One of the biggest threats Google, Amazon and Facebook are likely going to have to contend with is new regulations targeting online privacy and the way customer data is collected and used.  But while antitrust concerns are a risk, especially in Europe, there is no way to predict their timing or impact.

The other risk is that as the companies expand they will compete with each other as their business models sprawl into new, overlapping industries.

What I Recommend

One company that I really like is Amazon.com, the largest retailer on the Internet and a firm that operates in seven countries, with over 300 million customers worldwide. Amazon’s two key end markets, retail and cloud computing, are still only ten per cent penetrated, offering plenty of room for Amazon to grow. Amazon’s organic year-over-year growth rate has been above 20 per cent for nearly 10 straight years. Amazon has some very deep competitive moats around the firm, and they are deepening. Amazon’s execution is consistently excellent and the company remains arguably the single best play on three of the biggest tech trends today—Cloud, AI and Voice Activated Internet (VAI). I have a ‘buy’ rating and a twelve-month price target of $1,150 USD per share for Amazon.com.

Netflix (NASDAQ—NFLX) is an online entertainment subscription business that has more than 99 million streaming subscribers globally. For an approximate price of $8 to $12 per month (depending on a user’s plan), subscribers receive unlimited access to curated TV shows and movies. The company has achieved a level of sustainable scale, growth and profitability that isn’t currently reflected in its stock price. Netflix is one of the best derivatives off the strong growth in online video viewing and in Internet-connected devices (tablets, smart phones, Internet TVs). The steady expansion in the US contribution margins demonstrates the company’s profitability, with its fixed-cost content nature and historically declining churn rates suggesting further margin expansion. I have a ‘buy’ rating and a twelve-month price target of $185 USD per share for Netflix.

Another name that I really like is Alphabet Inc., a top search destination on the Web and a provider of a leading search-marketing platform for advertisers and merchants. Global Internet advertising spend will be approximately $200 billion in 2017, which makes the Internet a sub-40 per cent media channel in terms of advertising spending on a global basis. And with incremental mobile Internet usage surging, and TV advertising budgets likely beginning to tip online, there is still significant secular growth ahead. Through scale, aggressive product innovation, very substantial investments in capital expenditures ($42 billion over the past five years) and heavy research and development ($33 billion over the past five years), Alphabet has established unusually deep competitive moats around its business. Google has long been the major leader in search advertising, accounting for 70 per cent plus of global search advertising revenue and, at the margin, its market share has continued to expand. I have a ‘buy’ rating and a twelve-month price target of $1150 USD per share on Alphabet Inc.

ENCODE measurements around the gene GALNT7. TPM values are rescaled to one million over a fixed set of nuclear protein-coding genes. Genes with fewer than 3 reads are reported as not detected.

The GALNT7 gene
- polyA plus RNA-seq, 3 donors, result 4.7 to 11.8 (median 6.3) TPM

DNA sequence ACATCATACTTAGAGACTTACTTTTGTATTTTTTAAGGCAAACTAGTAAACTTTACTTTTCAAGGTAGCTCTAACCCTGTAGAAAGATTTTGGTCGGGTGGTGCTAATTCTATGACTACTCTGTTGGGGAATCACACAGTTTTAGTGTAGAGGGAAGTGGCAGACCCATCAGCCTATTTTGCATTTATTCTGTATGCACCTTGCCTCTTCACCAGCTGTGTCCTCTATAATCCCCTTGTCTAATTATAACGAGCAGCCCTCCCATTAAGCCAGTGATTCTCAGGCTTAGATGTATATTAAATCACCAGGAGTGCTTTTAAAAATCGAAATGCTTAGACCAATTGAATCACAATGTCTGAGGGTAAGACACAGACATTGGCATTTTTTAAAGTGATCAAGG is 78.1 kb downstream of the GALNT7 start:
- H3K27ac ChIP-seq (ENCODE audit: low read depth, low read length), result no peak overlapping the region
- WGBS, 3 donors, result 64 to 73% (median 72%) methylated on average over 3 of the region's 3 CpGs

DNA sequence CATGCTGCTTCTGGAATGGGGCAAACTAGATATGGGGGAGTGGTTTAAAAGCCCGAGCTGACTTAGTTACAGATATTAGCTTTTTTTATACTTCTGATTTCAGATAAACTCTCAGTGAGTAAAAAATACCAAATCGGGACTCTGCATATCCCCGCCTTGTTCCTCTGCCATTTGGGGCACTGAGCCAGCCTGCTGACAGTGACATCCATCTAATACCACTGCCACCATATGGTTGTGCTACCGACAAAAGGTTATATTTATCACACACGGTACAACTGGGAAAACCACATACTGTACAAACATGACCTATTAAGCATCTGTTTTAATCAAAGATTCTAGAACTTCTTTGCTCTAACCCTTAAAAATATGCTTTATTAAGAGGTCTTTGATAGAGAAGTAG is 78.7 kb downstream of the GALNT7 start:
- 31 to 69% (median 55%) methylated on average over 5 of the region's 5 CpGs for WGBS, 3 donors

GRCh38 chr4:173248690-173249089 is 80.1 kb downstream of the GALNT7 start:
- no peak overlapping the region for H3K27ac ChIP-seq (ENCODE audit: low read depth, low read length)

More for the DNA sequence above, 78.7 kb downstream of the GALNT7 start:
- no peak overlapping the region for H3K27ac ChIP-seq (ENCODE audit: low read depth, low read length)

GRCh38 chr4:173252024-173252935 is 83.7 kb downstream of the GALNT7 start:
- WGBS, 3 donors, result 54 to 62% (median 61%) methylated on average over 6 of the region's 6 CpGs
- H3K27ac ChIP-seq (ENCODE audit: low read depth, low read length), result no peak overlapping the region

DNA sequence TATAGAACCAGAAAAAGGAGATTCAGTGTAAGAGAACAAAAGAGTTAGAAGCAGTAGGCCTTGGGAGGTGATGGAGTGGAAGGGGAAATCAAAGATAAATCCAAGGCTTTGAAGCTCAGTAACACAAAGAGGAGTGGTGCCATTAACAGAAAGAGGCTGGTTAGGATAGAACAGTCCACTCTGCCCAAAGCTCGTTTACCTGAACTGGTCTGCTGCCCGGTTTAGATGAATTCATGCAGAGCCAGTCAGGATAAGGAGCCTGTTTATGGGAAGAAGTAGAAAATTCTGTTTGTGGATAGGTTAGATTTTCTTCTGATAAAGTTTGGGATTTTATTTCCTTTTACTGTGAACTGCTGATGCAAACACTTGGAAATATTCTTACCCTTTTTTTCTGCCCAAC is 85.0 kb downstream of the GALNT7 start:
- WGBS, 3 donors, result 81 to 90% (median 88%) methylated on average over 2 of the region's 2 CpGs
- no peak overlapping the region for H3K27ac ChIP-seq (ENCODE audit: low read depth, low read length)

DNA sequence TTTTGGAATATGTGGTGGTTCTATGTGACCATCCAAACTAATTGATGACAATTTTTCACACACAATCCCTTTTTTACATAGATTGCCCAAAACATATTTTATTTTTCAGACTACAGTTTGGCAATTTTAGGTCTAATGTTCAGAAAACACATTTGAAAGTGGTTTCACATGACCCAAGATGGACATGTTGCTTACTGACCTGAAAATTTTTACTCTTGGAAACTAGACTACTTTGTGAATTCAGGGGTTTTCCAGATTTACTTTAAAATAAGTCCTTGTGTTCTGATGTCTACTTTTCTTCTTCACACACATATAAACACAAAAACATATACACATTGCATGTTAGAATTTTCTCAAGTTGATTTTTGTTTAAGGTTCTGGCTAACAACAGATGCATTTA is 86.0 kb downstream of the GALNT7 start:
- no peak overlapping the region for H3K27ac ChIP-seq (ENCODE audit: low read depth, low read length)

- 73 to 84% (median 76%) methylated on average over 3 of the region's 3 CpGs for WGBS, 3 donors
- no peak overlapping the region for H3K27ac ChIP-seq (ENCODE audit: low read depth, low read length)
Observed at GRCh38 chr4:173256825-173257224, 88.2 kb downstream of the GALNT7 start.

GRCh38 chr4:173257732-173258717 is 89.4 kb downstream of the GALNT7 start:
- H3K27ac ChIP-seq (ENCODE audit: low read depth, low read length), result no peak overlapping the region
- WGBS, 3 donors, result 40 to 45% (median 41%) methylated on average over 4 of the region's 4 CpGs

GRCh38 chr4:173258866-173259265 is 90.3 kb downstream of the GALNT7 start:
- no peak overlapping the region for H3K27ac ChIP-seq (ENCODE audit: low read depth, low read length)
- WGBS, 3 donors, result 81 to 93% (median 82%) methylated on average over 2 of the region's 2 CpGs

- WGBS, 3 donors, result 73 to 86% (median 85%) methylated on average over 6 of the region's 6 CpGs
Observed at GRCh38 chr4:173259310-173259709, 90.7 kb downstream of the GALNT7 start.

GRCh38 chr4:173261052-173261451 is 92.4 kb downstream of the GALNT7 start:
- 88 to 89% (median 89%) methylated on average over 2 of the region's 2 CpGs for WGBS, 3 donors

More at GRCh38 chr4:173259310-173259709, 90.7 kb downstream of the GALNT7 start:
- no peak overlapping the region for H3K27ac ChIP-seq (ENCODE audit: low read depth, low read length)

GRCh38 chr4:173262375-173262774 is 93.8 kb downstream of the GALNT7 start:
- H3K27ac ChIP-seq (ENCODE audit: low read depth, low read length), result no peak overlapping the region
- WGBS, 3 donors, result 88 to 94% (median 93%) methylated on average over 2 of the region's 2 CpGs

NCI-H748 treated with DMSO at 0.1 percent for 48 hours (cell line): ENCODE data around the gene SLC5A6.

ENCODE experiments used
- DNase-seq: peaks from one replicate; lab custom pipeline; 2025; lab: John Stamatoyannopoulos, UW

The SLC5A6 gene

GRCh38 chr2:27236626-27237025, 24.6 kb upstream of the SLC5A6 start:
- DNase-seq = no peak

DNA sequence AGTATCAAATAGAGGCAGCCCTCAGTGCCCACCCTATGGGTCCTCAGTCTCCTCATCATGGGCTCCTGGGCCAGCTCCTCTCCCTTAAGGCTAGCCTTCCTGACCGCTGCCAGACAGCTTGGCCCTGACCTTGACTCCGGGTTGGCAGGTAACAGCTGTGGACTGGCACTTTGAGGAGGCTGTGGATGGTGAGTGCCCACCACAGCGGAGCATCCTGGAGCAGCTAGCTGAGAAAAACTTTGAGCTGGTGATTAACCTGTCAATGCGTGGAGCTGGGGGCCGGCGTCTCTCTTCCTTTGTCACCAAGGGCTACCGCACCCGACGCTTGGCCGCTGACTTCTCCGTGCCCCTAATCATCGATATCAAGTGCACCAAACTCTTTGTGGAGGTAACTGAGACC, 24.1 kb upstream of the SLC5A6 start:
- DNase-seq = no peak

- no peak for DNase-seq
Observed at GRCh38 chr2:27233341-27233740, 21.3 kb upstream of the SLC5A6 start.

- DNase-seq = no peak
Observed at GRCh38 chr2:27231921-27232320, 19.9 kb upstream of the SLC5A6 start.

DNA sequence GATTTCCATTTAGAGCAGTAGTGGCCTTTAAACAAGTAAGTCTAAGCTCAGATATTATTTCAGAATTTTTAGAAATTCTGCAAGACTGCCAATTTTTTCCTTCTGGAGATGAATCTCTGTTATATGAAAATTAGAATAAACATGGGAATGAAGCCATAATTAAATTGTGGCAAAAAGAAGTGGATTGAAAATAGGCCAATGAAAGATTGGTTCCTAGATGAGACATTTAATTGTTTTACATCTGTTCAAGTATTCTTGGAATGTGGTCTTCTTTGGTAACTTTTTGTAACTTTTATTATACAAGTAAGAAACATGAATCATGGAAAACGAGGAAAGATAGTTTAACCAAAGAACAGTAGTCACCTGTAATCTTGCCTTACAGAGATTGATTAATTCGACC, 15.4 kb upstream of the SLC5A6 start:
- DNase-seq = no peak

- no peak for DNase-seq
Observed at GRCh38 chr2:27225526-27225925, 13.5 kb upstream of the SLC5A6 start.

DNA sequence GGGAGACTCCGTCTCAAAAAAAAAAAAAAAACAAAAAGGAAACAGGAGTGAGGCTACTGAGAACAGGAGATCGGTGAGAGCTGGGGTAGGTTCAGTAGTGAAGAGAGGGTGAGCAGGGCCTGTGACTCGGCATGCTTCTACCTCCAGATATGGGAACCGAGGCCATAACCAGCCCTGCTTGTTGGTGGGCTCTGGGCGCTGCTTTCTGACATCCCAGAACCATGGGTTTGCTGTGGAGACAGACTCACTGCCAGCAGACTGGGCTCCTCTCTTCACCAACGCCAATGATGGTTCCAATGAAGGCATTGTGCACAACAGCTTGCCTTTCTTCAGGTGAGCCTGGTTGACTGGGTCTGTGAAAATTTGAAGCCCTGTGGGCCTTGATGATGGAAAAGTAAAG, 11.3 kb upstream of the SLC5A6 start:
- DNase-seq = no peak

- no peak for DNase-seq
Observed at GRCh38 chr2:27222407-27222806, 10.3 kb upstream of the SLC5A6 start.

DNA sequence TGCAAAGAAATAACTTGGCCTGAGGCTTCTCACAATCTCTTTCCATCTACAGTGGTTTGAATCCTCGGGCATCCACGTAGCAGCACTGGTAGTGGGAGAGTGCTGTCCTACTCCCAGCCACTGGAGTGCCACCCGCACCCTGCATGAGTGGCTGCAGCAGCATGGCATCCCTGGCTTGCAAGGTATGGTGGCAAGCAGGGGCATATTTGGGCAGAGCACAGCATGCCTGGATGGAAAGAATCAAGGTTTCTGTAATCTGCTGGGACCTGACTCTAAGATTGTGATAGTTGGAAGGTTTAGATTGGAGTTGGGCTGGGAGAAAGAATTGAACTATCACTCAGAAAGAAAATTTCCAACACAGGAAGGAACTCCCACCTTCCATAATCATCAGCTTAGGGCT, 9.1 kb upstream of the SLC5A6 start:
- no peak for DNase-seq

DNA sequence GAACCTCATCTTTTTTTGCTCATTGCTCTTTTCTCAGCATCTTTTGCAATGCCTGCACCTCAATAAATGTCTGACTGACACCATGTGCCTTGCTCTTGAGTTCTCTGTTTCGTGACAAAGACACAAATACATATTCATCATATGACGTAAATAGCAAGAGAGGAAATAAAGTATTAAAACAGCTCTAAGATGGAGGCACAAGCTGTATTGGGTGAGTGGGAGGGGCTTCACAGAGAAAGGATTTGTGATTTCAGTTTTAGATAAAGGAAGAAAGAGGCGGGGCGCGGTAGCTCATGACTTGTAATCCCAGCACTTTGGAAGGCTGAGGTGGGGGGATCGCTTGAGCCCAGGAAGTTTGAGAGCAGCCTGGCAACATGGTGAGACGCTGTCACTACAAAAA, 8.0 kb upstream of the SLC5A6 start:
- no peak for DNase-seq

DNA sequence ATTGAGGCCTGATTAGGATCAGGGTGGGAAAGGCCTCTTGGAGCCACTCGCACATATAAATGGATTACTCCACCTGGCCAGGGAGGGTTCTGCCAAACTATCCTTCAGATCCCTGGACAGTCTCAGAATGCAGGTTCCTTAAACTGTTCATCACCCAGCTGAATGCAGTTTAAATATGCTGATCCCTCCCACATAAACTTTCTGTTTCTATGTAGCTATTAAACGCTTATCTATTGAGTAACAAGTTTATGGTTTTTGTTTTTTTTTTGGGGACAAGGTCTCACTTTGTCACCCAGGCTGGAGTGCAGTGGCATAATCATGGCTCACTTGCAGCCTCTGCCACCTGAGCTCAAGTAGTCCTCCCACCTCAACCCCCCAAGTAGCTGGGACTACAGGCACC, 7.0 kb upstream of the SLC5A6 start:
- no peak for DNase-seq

While the technology stocks’ run so far this year has been impressive, for now at least, it appears as if the strong will continue getting stronger. It looks as if we are going to have a winner-take-all or winner-take-most world. For my money, I wouldn’t be jettisoning your favorite tech stocks anytime soon as few other companies touch peoples’ lives as directly and often as these tech titans.

John Stephenson is an award-winning portfolio manager and the President and CEO of Stephenson & Company Capital Management Inc. in Toronto. He is the author of “The Little Book of Commodity Investing” and “Shell Shocked: How Canadians Can Invest After the Collapse”. He is also the publisher of Strategic Investor (www.StephensonFiles.com). He can be reached at (647) 775-8360 or (844) 208-8817, or jstephenson@stephenson-co.com.

This is an edited version of an article that was originally published for subscribers in the June 2017/Second Report of The MoneyLetter. You can profit from the award-winning advice subscribers receive regularly in The MoneyLetter.